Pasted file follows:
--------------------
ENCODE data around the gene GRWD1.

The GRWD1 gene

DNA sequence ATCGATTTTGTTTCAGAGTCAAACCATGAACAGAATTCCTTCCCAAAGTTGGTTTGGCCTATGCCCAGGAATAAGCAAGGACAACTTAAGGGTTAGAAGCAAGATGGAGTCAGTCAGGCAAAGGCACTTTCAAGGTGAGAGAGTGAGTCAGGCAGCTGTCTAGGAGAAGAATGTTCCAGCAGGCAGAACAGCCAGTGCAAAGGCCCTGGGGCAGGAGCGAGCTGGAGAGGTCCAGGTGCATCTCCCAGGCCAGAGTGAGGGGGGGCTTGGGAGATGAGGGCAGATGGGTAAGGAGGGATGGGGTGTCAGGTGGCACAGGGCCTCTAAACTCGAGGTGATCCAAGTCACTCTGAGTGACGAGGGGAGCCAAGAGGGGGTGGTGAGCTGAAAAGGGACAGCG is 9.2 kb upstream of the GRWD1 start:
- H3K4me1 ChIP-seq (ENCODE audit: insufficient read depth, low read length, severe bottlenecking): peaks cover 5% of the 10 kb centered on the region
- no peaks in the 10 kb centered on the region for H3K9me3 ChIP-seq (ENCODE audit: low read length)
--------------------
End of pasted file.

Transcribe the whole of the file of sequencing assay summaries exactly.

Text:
ENCODE data around the gene GRWD1.

The GRWD1 gene

DNA sequence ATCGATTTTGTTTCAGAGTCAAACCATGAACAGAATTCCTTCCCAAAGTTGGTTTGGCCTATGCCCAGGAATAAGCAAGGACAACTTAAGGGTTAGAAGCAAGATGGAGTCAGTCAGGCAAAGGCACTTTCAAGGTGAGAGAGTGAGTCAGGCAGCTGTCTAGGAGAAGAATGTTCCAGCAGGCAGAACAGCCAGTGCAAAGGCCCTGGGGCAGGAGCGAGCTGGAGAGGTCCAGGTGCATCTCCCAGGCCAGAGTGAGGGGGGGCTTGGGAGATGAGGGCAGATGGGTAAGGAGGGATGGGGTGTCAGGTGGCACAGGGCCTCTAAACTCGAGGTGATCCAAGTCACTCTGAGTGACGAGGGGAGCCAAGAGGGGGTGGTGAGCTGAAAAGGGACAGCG is 9.2 kb upstream of the GRWD1 start:
- H3K4me1 ChIP-seq (ENCODE audit: insufficient read depth, low read length, severe bottlenecking): peaks cover 5% of the 10 kb centered on the region
- no peaks in the 10 kb centered on the region for H3K9me3 ChIP-seq (ENCODE audit: low read length)